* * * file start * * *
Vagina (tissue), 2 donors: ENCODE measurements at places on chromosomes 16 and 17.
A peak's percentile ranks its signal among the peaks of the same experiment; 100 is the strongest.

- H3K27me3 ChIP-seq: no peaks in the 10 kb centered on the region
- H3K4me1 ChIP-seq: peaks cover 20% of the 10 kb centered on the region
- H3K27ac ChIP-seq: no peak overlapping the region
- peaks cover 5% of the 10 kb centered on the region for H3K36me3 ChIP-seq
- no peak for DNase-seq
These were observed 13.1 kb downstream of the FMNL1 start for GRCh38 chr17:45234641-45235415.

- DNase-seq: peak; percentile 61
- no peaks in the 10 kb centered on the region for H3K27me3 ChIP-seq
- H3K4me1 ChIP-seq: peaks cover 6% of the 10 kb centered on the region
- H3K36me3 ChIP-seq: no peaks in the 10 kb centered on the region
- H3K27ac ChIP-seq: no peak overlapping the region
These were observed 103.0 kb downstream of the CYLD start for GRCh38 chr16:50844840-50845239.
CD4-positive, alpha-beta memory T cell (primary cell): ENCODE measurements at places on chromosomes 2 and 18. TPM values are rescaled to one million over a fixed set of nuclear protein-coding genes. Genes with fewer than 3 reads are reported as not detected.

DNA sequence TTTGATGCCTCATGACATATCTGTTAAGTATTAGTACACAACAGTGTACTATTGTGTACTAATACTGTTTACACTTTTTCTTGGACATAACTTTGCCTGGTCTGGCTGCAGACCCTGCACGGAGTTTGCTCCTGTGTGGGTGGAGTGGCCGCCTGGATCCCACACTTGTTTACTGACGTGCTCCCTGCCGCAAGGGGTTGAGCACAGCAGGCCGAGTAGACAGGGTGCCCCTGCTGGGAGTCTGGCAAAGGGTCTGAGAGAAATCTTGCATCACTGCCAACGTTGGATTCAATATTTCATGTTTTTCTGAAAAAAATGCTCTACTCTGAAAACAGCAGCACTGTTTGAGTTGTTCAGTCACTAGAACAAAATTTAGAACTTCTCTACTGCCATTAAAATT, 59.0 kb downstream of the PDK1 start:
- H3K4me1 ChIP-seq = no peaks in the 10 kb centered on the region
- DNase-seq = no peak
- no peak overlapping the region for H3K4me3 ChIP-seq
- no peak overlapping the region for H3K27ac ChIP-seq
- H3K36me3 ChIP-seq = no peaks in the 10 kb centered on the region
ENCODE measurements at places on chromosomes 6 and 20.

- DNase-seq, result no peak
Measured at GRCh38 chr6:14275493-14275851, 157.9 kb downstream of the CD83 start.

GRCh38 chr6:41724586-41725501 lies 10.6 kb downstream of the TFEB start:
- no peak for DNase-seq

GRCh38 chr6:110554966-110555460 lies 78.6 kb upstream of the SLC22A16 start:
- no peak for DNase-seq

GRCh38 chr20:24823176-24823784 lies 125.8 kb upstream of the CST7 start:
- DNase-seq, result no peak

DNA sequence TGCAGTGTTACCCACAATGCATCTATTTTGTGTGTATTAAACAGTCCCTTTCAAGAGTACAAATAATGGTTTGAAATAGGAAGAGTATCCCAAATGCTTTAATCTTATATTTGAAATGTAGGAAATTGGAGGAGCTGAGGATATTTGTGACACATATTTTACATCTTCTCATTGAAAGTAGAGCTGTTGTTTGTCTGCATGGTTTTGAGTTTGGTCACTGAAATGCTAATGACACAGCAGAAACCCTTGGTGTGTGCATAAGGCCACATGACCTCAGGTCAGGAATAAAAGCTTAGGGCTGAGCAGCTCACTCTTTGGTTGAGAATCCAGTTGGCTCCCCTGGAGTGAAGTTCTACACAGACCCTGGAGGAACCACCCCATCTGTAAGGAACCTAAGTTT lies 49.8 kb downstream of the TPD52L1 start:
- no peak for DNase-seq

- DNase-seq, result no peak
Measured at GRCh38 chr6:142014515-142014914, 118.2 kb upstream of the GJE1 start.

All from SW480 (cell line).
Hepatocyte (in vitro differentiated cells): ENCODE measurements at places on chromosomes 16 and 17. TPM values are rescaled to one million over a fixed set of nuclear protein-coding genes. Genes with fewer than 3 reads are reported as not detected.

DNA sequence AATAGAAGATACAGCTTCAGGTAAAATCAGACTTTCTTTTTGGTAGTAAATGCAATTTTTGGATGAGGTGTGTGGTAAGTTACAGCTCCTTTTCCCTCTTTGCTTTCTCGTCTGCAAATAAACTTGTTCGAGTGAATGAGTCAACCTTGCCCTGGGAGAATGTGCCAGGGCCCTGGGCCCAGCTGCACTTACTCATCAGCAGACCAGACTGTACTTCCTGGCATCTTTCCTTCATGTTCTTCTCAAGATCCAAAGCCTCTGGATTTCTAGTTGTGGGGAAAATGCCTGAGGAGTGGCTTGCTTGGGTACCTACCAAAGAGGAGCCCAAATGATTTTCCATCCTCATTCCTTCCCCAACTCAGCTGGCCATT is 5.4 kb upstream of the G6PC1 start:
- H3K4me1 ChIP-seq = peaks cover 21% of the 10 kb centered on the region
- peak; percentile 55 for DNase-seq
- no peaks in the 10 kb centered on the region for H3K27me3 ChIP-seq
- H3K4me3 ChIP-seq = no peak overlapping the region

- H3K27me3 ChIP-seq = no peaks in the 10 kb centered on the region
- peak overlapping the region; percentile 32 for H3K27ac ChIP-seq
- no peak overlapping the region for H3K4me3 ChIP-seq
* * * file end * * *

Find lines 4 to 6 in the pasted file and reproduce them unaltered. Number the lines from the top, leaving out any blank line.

- H3K4me1 ChIP-seq: peaks cover 20% of the 10 kb centered on the region
- H3K27ac ChIP-seq: no peak overlapping the region
- peaks cover 5% of the 10 kb centered on the region for H3K36me3 ChIP-seq